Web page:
1. Every person should be paid correctly – its only fair i.e. it has to have the quality of “correctness” or “accuracy”

2. Every person should be paid – you cannot leave any body. i.e. it has to have the quality of “completeness”

3. No person who is not intended to be paid, should be paid – it has to have a higher quality of “integrity” etc.

Now see the purpose of controls. It’s goal is nothing but to ensure that the activities have the right quality. In that sense controls are nothing but guardians of quality of underlying activities. And they can operate at several levels. For example, an organization as an overall entity needs to operate in a certain structured manner so that the outcomes and behaviors are predictable. It has to have qualities of consistency, reliability and predictability. How do you build this? – You can do it by asking the organization to abide by a certain set of rules or standards – policies and procedures.

So when you look at this, business objectives drives sets of activities. Sets of activities need certain amount of quality. To ensure that quality you need to have certain controls. Those controls result in certain activities. These activities in turn may need controls to ensure that the “right quality” is reached. So where do we stop? That’s a balance an organization has to find for itself. And that’s where the concept of “reasonable assurance” comes in. You cannot ensure 100% quality of all underlying activities – where you decide its enough is your “risk appetite” – In other words you are saying “Its okay if a little goes wrong here”.

One more example to highlight this:

You need to hire the right amount of talent to achieve some of your business objectives. All activities directed toward this purpose need to ensure they have the following sets of qualities:

- It is known what kind of talent is required i.e. it has to have the quality of “specificity”. Reaching this specificity will drive certain further activities which in turn may need controls if its important enough. For example, this can be easily served by having proper job definitions to know exactly what kind of talent is required. – Further activities driven from this are a. ensuring every job has a job description (quality of comprehensiveness), b. All job descriptions are made to certain acceptable standards (quality of standardization)  etc.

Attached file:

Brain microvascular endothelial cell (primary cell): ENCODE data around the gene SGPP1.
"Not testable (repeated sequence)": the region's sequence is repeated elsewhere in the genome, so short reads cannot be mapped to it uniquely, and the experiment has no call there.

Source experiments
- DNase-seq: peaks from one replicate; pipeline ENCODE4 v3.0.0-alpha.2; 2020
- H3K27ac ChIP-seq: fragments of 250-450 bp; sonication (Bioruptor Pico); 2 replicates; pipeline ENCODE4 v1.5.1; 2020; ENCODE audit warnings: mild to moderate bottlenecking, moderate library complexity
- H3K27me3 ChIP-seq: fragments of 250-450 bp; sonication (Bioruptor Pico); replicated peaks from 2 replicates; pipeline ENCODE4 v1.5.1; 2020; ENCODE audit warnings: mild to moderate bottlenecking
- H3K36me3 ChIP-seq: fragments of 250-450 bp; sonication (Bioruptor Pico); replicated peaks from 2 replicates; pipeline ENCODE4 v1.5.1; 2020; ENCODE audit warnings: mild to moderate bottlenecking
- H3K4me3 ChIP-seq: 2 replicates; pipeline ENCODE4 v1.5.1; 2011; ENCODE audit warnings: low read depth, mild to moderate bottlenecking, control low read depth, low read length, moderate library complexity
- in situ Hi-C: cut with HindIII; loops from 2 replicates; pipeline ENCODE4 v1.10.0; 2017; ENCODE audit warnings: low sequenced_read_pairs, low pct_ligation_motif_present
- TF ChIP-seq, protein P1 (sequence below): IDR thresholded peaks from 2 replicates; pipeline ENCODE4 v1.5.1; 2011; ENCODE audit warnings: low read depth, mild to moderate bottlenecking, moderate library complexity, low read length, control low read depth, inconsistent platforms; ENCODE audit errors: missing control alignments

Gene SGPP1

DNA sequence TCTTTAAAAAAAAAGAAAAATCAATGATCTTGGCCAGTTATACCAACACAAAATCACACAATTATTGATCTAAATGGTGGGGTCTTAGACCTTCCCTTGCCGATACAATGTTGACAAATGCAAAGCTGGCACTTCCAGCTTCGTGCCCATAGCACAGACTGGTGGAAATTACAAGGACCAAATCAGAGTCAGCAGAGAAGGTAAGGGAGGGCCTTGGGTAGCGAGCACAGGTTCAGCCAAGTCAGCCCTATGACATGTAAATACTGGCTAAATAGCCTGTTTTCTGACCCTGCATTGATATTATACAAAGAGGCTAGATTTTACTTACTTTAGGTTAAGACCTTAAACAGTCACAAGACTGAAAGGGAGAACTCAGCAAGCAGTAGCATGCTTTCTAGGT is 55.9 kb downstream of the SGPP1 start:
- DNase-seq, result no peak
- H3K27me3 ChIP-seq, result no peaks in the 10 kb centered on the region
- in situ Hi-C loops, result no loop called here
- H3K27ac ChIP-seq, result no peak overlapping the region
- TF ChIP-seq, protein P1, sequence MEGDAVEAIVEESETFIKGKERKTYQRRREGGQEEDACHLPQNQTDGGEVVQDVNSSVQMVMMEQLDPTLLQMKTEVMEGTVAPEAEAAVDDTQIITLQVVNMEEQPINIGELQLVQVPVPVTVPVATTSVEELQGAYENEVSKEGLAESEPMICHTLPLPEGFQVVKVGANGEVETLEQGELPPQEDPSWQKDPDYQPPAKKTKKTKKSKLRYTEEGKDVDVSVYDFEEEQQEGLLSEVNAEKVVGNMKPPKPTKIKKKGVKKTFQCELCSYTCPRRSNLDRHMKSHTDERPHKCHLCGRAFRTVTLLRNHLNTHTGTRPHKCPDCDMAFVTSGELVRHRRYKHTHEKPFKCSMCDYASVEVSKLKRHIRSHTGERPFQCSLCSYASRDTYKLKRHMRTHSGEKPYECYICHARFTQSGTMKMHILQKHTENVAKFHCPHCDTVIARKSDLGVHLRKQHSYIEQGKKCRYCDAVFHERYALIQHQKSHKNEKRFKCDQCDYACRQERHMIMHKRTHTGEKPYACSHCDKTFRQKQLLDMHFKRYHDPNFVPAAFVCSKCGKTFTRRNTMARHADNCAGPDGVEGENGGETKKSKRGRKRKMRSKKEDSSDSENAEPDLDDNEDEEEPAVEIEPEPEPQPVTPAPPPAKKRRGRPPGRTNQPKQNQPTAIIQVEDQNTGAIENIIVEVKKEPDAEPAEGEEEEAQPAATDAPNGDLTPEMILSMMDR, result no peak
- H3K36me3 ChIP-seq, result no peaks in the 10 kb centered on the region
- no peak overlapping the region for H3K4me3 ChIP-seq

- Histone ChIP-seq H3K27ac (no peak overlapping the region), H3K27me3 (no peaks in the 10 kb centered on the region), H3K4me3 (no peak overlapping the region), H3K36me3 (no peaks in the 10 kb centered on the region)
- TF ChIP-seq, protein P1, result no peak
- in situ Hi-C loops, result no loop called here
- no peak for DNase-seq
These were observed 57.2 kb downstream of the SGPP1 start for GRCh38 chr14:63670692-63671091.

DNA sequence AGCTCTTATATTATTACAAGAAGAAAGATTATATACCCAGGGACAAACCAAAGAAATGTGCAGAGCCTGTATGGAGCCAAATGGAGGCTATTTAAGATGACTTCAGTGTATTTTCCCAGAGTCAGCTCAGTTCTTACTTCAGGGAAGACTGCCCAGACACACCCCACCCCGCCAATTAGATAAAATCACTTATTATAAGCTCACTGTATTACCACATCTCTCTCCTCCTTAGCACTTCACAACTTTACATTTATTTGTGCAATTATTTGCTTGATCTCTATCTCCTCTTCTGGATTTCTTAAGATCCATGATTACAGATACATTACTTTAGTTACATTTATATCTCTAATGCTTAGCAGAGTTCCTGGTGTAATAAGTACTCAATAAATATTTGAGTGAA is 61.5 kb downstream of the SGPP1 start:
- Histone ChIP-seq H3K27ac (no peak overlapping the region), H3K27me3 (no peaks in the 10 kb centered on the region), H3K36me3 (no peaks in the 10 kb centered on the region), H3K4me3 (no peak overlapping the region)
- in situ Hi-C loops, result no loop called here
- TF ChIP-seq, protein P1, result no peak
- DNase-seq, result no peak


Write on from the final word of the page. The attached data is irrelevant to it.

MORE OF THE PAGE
- It is known where to go and acquire i.e. again a quality of specificity. This may require further activities such as “hiring consultants” – which come with their own quality requirements, having and maintaining databases of people etc.

- All possible connections and approaches are adopted to ensure that you have the right person at hand – “Comprehensiveness”

So when designing controls or identifying controls, look at one consistent theme “What qualities should this activity possess and what needs to be done to protect that quality?” Now that the linkage between purpose, controls, activities and quality is known – it is not hard to figure out why you need to see the bigger picture. Activities or processes do not exist by themselves. They feed into certain higher level of activities and higher level processes – all to reach an organization wide purpose. It would help us as auditors not to be too myopic on our audit scope and enlarge our vision upwards to determine the right amount of “quality” and therefore the right type of “controls” to protect that quality.

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Category Audit, Other Articles by - Nishanth